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Published: Thursday, 8/26/2004

Cash hoard at biggest area firms exceeds $4B

BY HOMER BRICKEY
BLADE SENIOR BUSINESS WRITER

The largest Toledo area companies have hoarded more than $4 billion in cash, but little of it will directly benefit the local community.

As at other corporations nationwide, the cash pools will be used to pay higher dividends, to buy back stock, to reduce debt, and to modernize facilities.

But a big chunk of the cash stash of the area's 14 biggest firms eventually will go to asbestos-injury claimaints who have filed lawsuits against Owens Corning, which soon will enter the fifth year of its Chapter 11 bankruptcy reorganization.

The lion's share of cash held in this region is in the hands of the four Fortune 500 companies, which collectively have $3.4 billion in cash or highly liquid short-term investments, more than double the $1.4 billion held five years earlier.

"When you're trying to become investment grade, you want more cash because borrowing is more expensive, said Dana Corp. spokesman Gary Corrigan. The bonds of Toledo's largest firm are rated junk quality, which means borrowing is more expensive.

Its cash at the end of June, according to its government filings, was $597 million, six times the amount five years ago. Dana expects about $1.1 billion in cash in the third quarter from the sale of its replacement-parts operations. Much of that will be used to shore up the pension fund and reduce Dana's debt of $2.5 billion.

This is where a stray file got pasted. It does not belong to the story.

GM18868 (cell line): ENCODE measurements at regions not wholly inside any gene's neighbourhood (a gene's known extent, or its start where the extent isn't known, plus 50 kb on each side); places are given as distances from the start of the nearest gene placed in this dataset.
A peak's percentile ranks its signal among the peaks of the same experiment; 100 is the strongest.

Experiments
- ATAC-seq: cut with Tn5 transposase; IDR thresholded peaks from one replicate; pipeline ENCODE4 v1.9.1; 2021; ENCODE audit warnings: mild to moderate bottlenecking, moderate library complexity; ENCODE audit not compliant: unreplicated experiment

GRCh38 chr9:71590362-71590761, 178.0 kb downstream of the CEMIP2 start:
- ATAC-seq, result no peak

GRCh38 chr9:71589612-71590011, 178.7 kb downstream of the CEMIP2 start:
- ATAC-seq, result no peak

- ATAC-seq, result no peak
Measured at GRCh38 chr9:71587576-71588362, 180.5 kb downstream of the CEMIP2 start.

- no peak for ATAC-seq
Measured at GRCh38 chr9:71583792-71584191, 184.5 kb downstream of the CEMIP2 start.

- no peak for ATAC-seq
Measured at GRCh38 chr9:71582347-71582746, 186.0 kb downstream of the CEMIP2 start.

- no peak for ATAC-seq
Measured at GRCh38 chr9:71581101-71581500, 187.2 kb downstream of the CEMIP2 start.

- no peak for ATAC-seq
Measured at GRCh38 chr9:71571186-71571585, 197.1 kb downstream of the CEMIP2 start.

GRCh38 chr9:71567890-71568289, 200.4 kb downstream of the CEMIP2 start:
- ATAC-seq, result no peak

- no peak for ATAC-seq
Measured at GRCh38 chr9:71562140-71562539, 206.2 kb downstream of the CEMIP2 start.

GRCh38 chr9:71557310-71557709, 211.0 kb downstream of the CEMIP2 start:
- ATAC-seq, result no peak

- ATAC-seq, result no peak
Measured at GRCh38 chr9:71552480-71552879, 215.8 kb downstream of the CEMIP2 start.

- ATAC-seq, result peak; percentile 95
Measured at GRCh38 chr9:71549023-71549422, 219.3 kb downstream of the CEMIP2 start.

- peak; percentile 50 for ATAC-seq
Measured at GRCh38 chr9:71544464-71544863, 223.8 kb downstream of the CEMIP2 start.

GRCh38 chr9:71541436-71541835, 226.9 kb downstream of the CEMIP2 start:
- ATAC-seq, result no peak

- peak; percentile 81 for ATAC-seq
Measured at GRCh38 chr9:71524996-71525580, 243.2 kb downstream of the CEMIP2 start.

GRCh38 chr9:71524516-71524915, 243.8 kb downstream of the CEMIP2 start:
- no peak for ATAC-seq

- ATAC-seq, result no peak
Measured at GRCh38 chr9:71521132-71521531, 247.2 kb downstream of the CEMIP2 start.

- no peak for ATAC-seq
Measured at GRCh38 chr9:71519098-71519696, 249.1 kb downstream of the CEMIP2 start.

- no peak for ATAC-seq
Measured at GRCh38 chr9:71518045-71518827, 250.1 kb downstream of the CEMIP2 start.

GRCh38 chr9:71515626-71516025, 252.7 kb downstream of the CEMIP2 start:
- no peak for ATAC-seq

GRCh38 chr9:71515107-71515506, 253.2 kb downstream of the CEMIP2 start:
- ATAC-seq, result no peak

Owens-Illinois Inc. also is expecting a cash infusion of about $1.2 billion from the recent sale of its global plastic-container business. That will add to the mid-year cash level of $325 million. Most of the new cash will be used to help pay debts totaling $6.7 billion.

OC, the area's third largest corporation, had $874 million in cash plus $1.6 billion in cash and securities held in trust for asbestos claimants, according to its latest government filings. A spokesman said the firm plans to spend some of the money to upgrade five factories, including an insulation plant in Toronto.

The other local Fortune 500 firm, Cooper Tire & Rubber Co. of Findlay, has relatively modest cash holdings of $29 million.

Another Toledo company, Manor Care Inc., has a $123 million cash stockpile. It has been spending much of it for dividends as well as for stock buybacks and facility improvements, a spokesman said.

Among the rest of the local Fortune 1,000 firms, Tecumseh Products Co. had $283 million in cash at midyear, La-Z-Boy Inc. had $29 million, and The Andersons Inc. had $8.8 million.

The three largest banks in the region had $269 million in cash or cash equivalents, but that total does not include billions of dollars held in highly liquid government securities and stocks that could be sold quickly for cash.Banks have to keep a fair amount of cash on hand for a variety of purposes, including needs of branches and automated-teller machines, said Kevin Thompson, chief financial officer of Sky Financial Group Inc., which had $223 million in cash at midyear.

Contact Homer Brickey at:

homerbrickey@theblade.com

or 419-724-6129.



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